“So at the end of the day, you can be arrested, acquitted, and somebody can be held liable for your completely lawful activity?” asked state Rep. Collin Walke, D-Oklahoma City.
I want to note here that the scope of exactly what activity might be sufficient to trigger liability under this provision– if Oklahoma indeed enacts it, as seems likely– is unsettled, as The Intercept reports:
“That would be for the courts to decide,” replied Rep. Mark McBride, the bill’s author.
Doug Parr has represented numerous environmental activists in Oklahoma protest cases. In an interview with the Intercept the attorney noted the liability bill’s loose wording. “Say they lock themselves to a piece of construction equipment, and a claim can be made that there were damages from that trespass,” Parr said. “Does this statute create a civil action for a pipeline company to then go after a person or organization that posted bond or helped pay for a lawyer for that civil disobedience?”
Some national environmental organisations– such as the Sierra Club– already have policies that eschew civil disobedience tactics. The Oklahoma statute would only lead other prudent organizations to embrace this excess of caution. Turning again to The Intercept:
Johnson Bridgwater, head of the Oklahoma chapter of the Sierra Club, which opposes the Diamond pipeline, noted that the Club has an official policy against participation in civil disobedience. (Its board suspended the rule in 2013 before executive director Michael Brune was arrested in a protest calling for then-President Barack Obama to reject the Keystone XL Pipeline). However, he said “We don’t necessarily know everyone who’s attending the events,” adding, “There is a strong and real fear that this could be used as an attempt to crush a group or a chapter of Sierra Club unfairly.”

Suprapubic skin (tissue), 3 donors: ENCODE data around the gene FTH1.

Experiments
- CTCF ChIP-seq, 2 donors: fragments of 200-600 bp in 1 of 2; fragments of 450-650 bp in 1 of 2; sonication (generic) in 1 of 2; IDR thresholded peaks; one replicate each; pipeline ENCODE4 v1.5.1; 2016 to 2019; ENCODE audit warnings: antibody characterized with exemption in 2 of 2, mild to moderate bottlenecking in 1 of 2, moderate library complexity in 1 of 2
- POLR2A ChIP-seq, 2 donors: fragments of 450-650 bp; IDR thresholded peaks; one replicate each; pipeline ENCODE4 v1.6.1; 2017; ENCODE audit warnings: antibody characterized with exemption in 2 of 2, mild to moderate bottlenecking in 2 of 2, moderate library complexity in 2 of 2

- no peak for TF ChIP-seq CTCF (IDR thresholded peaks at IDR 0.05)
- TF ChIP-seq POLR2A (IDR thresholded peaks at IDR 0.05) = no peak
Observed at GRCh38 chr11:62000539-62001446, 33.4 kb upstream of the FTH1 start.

Additional background information on the Oklahoma legislation– including details about corporate support and funding– is spelled out in this Steve Horn piece I crossposted in April from DeSmogBlog, Newspaper Owned By Fracking Billionaire Leaks Memo Calling Pipeline Opponents Potential “Terrorists”.
Republicans Target Protests in State Measures
The Oklahoma measures are part of a national effort by a plethora of Republican lawmakers in several states to crack down on mass protests, as The Washington Post reported in Republican lawmakers introduce bills to curb protesting in at least 18 states in February. Common Dreams in April boosted that count to 19 in UN: Americans’ Right to Protest is in Grave Danger Under Trump, reporting on a UN investigation into anti-protest laws under consideration since Trump’s November electoral victory.
As the Post points out, many of these more general anti-protest laws raise serious Constitutional issues, and are unlikely to survive judicial challenge:
Critics doubt whether many of the laws would pass Constitutional muster. “The Supreme Court has gone out of its way on multiple occasions to point out that streets, sidewalks and public parks are places where [First Amendment] protections are at their most robust,” said Lee Rowland, a senior attorney with the American Civil Liberties Union.
There are a few problems with that sanguine analysis, however. First, if and when these measures are passed and unless and until the statutes are overturned, they will likely have a chilling effect on political dissent. And secondly, they will almost certainly contribute to promoting aggressive policing responses against protest activity– as if local police forces need any more encouragement or incentive to rough up– or worse– protestors.
States including both North Dakota and South Dakota have also embraced the more subtle Oklahoma approach targeting trespass, rather than dissent per se. If carefully drawn, any measures enacted to dissuade and punish trespass on property not typically regarded as a public sphere– whether or not privately owned– are not as vulnerable to the elementary constitutional challenges discussed in The Washington Post’s account quoted above.